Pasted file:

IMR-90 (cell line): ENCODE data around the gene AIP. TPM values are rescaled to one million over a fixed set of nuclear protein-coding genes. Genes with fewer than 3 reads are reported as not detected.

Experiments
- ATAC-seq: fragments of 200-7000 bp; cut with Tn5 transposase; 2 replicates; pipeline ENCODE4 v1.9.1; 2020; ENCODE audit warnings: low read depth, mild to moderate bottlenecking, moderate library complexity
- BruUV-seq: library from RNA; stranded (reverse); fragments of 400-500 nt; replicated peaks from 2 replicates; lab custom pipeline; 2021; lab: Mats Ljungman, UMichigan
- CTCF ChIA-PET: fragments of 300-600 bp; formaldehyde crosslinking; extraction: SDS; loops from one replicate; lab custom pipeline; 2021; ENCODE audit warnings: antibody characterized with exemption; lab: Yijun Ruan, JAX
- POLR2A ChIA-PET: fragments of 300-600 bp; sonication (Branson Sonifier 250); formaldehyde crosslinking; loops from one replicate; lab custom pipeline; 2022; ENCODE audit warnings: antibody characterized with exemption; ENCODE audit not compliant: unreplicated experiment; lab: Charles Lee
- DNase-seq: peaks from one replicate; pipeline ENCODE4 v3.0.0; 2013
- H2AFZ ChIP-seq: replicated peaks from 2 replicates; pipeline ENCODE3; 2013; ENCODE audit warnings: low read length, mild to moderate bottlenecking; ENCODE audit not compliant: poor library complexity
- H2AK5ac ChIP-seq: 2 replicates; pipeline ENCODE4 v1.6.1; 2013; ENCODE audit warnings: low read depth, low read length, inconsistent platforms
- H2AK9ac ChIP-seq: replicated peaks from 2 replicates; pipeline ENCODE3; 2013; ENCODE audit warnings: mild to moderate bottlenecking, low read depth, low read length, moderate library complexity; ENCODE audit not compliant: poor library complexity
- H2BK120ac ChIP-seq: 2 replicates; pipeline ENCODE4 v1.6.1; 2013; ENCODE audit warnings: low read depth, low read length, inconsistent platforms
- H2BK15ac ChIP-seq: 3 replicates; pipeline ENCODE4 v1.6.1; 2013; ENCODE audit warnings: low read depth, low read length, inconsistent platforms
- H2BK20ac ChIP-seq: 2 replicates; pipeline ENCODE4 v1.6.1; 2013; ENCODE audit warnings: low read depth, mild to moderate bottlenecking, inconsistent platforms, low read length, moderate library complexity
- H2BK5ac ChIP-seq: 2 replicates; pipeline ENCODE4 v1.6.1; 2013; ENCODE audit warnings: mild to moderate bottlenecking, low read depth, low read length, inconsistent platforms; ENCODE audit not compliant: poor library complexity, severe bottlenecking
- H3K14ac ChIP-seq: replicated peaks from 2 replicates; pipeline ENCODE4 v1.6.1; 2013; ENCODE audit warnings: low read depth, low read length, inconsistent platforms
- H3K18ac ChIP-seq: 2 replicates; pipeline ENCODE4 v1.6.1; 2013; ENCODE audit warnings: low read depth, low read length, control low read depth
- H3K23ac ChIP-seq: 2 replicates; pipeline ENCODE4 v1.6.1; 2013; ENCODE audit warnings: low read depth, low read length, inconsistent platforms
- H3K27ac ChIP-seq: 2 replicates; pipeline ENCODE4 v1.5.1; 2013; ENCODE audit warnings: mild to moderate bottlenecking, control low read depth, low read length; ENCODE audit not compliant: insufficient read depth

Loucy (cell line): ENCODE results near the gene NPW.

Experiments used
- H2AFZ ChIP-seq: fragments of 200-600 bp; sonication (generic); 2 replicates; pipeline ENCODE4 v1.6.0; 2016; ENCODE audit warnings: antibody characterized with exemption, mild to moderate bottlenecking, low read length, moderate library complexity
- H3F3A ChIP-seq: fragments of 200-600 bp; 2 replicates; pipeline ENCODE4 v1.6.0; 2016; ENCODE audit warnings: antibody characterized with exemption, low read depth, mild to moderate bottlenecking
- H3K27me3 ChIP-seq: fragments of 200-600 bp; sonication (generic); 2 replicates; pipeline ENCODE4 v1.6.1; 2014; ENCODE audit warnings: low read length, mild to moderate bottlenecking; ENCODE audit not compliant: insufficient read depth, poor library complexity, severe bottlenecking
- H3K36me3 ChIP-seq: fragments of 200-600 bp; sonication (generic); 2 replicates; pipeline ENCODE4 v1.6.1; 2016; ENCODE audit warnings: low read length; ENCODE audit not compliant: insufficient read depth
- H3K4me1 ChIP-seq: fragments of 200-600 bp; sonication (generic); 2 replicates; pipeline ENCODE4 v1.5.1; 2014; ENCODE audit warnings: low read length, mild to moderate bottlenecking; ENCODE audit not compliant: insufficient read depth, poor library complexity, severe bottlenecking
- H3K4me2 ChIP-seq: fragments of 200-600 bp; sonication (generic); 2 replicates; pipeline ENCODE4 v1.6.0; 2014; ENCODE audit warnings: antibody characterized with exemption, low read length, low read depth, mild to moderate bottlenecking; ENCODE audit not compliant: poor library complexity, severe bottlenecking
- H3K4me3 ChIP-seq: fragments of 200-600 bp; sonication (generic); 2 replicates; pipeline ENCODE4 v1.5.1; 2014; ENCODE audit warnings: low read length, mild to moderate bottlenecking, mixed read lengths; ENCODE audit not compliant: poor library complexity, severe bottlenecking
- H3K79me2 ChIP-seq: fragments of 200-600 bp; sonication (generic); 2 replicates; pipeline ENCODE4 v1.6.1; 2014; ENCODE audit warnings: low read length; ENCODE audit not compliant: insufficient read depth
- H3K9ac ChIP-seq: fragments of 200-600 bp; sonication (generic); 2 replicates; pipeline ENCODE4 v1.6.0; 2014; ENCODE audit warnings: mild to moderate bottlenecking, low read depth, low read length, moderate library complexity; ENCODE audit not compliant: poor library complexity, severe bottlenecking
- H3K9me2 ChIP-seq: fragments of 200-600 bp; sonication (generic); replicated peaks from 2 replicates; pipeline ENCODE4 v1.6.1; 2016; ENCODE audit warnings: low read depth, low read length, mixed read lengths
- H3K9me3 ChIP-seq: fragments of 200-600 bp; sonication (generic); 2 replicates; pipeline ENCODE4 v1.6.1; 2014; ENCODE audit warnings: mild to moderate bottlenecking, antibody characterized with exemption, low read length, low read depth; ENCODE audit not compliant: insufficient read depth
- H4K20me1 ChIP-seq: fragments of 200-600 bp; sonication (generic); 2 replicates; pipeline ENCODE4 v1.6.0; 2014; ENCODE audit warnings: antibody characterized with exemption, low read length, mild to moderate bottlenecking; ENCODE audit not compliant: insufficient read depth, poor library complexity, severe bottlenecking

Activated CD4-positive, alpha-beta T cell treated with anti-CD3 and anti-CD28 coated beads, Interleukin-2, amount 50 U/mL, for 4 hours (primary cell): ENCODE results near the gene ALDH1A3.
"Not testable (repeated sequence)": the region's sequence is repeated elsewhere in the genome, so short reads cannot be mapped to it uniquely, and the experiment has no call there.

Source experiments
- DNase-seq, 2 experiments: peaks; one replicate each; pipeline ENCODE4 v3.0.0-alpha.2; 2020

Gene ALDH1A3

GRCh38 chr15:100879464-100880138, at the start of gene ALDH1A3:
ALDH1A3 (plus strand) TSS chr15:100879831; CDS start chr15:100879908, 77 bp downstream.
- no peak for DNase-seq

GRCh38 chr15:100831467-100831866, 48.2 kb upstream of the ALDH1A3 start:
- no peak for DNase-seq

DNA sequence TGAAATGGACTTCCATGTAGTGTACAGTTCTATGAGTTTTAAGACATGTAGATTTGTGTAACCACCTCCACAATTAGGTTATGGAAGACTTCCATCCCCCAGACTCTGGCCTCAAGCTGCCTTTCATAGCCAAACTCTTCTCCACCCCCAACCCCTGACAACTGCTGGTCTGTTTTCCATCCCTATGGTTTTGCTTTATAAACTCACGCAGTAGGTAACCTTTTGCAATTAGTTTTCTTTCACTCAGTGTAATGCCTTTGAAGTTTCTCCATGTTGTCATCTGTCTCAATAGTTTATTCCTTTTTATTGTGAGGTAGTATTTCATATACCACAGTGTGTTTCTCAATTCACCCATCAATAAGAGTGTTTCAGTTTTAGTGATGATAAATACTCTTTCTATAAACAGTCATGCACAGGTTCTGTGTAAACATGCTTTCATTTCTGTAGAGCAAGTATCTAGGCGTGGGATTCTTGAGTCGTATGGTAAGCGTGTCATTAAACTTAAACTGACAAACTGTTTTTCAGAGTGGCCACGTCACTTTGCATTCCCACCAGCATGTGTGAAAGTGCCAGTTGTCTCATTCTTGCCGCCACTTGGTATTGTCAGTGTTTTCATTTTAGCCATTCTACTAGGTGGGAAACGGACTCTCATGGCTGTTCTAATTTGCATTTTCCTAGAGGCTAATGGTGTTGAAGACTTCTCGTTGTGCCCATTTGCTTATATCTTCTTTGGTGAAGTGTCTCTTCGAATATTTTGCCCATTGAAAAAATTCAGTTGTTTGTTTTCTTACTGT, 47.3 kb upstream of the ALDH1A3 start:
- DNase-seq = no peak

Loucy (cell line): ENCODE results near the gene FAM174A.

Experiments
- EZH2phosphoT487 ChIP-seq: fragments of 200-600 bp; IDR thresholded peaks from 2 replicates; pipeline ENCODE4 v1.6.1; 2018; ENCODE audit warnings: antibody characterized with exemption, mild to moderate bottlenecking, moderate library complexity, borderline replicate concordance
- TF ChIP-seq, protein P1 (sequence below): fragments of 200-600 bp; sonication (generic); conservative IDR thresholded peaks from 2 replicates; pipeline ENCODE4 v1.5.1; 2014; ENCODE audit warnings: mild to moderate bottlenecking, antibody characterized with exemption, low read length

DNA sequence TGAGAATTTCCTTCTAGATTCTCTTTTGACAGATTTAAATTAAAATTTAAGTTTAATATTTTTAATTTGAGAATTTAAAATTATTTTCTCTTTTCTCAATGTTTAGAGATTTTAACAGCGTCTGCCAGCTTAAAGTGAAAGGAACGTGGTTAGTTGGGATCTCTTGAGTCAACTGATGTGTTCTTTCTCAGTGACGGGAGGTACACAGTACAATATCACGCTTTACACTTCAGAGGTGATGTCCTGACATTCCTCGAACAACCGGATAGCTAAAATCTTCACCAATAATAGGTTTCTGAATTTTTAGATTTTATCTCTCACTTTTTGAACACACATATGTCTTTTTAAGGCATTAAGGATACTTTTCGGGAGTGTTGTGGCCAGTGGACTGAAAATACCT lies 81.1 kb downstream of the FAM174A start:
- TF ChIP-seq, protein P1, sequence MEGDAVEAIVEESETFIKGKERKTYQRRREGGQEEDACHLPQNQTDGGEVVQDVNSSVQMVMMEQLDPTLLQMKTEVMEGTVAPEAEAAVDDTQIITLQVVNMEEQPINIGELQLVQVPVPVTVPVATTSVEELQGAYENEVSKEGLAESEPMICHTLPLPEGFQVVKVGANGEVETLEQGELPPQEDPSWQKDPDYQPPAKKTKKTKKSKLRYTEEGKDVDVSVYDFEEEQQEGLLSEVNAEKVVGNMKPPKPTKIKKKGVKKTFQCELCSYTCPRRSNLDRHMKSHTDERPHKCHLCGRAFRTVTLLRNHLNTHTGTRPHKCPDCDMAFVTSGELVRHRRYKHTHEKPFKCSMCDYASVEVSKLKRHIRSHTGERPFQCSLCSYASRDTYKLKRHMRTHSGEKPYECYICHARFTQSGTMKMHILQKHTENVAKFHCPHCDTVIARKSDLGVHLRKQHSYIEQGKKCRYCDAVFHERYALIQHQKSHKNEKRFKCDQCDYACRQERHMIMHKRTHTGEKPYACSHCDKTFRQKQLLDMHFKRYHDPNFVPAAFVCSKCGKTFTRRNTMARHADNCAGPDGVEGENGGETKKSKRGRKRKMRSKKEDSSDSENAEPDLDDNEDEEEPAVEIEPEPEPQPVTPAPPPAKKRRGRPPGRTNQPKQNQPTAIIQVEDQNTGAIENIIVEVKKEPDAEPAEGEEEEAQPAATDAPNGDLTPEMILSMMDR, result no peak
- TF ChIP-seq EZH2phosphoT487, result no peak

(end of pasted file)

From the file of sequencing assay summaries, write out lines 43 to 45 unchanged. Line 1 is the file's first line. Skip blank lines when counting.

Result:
DNA sequence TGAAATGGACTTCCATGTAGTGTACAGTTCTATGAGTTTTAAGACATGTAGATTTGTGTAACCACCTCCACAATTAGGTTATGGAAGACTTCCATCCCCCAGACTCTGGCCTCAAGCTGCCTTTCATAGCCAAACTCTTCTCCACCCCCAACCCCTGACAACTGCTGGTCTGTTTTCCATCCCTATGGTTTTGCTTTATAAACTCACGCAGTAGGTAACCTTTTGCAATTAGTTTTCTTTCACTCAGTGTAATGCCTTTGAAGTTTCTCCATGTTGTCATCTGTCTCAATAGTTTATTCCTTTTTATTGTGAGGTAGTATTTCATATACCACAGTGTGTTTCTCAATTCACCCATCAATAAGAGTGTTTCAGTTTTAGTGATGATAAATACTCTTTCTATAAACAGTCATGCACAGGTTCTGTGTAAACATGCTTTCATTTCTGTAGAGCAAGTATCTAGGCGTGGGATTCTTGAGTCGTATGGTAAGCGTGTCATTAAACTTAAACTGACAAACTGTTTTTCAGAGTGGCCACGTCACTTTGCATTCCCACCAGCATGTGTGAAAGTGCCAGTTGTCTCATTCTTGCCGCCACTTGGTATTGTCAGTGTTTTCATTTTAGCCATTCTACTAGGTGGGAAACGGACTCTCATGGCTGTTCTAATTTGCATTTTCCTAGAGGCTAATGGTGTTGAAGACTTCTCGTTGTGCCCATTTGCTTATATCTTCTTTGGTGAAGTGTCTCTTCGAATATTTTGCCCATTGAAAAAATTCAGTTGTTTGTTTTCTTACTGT, 47.3 kb upstream of the ALDH1A3 start:
- DNase-seq = no peak

Loucy (cell line): ENCODE results near the gene FAM174A.